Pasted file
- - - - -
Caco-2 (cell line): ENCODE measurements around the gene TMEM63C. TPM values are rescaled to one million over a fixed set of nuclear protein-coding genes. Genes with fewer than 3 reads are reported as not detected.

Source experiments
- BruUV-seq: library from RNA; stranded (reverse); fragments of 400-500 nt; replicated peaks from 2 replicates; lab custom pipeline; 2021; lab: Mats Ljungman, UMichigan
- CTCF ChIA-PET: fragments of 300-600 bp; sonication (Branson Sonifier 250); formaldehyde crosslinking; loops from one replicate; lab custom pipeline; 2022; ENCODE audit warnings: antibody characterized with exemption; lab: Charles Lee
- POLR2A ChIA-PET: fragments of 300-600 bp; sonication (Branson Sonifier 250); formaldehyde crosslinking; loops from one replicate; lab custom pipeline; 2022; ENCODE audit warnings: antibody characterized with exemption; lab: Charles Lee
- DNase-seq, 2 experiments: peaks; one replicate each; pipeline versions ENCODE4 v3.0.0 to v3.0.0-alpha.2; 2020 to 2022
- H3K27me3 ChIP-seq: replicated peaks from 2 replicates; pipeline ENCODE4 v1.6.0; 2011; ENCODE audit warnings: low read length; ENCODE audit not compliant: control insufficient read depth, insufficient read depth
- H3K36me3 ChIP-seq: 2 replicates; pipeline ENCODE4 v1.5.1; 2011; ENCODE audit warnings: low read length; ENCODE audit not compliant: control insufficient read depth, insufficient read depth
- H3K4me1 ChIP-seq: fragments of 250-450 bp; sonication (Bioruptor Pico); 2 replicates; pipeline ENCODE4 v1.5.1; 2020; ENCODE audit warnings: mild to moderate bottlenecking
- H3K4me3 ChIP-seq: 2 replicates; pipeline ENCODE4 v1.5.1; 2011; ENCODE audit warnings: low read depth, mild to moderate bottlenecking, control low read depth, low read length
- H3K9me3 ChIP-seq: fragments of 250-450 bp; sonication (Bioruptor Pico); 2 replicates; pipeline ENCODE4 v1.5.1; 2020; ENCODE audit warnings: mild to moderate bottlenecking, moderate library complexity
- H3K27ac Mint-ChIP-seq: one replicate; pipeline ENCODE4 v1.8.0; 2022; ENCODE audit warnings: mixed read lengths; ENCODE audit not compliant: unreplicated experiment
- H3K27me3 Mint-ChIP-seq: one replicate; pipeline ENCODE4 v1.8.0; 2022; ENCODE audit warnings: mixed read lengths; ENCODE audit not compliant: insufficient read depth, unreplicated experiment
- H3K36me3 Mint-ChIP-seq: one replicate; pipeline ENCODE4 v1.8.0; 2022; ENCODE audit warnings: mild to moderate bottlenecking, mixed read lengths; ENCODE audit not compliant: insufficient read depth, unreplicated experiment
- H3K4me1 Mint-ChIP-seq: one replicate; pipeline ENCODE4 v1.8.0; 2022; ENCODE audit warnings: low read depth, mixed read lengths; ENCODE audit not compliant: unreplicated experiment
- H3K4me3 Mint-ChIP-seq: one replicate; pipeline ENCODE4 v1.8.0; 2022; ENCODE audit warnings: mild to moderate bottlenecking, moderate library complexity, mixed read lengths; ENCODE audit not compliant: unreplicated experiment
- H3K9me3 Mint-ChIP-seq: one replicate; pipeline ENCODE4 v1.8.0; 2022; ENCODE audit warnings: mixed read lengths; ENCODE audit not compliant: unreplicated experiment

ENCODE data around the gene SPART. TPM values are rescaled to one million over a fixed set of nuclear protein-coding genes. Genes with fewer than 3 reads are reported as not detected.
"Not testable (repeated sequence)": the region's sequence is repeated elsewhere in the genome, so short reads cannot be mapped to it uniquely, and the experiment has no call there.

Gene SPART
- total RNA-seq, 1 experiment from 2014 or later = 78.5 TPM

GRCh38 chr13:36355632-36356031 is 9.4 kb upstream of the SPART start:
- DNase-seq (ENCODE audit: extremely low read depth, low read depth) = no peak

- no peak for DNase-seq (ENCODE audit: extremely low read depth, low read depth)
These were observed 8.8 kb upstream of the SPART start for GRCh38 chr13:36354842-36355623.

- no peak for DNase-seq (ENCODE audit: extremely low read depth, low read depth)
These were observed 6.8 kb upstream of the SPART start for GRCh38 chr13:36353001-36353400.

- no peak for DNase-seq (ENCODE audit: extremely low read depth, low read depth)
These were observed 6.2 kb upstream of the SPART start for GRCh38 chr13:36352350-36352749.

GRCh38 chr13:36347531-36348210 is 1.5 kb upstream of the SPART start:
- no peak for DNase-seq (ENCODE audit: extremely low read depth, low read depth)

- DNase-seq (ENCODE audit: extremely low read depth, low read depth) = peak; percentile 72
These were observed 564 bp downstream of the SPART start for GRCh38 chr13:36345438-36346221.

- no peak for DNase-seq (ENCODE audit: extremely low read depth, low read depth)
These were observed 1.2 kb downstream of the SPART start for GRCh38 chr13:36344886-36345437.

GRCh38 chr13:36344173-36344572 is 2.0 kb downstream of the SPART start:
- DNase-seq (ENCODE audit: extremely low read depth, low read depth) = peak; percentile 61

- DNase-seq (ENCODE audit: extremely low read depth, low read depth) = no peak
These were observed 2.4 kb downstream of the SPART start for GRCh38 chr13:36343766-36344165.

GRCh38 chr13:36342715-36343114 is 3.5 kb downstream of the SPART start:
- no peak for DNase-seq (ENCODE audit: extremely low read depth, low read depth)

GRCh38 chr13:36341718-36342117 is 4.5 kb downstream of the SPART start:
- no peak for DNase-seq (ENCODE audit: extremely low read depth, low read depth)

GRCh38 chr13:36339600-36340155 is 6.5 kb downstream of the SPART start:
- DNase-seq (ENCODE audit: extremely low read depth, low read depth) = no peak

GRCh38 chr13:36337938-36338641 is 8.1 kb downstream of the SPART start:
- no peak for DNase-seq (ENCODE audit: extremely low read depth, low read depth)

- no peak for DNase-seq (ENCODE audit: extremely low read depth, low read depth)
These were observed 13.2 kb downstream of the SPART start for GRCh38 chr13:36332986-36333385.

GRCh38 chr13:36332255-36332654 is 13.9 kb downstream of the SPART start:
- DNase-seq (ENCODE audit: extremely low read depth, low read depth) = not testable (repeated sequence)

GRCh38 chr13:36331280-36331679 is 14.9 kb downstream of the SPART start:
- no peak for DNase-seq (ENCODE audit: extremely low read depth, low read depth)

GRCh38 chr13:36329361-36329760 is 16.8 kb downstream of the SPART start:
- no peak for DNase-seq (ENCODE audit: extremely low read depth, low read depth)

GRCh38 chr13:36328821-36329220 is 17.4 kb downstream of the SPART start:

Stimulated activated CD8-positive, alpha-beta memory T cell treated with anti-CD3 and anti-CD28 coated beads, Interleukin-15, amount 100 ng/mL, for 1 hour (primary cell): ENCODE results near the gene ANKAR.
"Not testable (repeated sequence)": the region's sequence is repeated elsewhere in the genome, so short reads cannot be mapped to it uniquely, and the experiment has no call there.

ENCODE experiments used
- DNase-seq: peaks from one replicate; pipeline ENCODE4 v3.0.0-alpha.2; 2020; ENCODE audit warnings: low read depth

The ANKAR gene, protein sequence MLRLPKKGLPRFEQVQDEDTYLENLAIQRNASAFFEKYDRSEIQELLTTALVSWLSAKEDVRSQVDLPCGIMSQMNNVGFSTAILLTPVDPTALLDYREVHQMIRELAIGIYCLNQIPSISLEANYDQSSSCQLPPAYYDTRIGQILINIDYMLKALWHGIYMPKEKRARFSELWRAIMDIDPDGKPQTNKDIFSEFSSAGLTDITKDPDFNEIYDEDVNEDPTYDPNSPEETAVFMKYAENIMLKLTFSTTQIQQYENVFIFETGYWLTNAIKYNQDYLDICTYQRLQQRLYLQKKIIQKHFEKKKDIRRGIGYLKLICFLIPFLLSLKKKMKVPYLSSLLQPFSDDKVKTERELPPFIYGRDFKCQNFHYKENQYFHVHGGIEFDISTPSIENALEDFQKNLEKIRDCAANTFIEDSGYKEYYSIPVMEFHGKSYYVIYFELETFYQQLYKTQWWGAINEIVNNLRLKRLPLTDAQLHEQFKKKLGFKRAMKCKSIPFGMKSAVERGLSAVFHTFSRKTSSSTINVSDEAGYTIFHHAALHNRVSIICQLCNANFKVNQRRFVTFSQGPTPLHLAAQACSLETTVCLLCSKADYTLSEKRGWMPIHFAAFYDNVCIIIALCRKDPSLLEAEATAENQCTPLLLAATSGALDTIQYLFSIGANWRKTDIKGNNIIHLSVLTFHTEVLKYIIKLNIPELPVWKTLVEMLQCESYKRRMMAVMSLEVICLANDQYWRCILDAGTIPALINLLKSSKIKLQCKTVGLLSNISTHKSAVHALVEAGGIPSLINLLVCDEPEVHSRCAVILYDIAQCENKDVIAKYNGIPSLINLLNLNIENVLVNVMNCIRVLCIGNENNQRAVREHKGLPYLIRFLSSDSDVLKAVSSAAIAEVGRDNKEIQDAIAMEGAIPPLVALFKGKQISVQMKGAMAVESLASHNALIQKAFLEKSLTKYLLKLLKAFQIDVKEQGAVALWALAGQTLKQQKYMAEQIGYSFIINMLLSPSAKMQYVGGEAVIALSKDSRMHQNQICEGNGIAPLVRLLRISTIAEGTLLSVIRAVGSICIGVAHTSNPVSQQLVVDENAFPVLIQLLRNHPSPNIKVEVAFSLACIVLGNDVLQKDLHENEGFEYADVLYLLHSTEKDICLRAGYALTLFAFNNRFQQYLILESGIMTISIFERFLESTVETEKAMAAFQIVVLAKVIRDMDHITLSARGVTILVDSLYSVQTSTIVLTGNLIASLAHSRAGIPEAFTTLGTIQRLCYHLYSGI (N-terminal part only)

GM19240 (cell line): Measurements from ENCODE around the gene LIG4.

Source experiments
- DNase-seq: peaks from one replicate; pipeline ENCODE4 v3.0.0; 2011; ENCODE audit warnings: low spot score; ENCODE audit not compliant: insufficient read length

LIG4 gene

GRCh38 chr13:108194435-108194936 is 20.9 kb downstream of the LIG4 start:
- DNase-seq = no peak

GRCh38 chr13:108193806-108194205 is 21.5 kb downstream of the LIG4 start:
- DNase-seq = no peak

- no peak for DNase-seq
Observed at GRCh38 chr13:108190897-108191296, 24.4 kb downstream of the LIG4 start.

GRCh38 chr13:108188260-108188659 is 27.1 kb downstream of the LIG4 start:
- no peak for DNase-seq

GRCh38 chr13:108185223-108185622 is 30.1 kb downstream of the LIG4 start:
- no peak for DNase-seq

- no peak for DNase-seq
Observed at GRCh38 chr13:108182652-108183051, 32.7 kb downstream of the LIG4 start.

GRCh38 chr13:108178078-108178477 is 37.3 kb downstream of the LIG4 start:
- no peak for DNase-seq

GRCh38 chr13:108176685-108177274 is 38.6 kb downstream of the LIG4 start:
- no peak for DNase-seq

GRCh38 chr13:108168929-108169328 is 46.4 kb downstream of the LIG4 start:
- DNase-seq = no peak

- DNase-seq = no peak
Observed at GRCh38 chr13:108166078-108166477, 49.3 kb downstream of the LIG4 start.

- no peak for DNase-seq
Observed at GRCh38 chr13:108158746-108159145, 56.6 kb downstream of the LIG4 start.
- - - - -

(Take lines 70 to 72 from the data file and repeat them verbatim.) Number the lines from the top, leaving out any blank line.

- no peak for DNase-seq
Observed at GRCh38 chr13:108190897-108191296, 24.4 kb downstream of the LIG4 start.

GRCh38 chr13:108188260-108188659 is 27.1 kb downstream of the LIG4 start: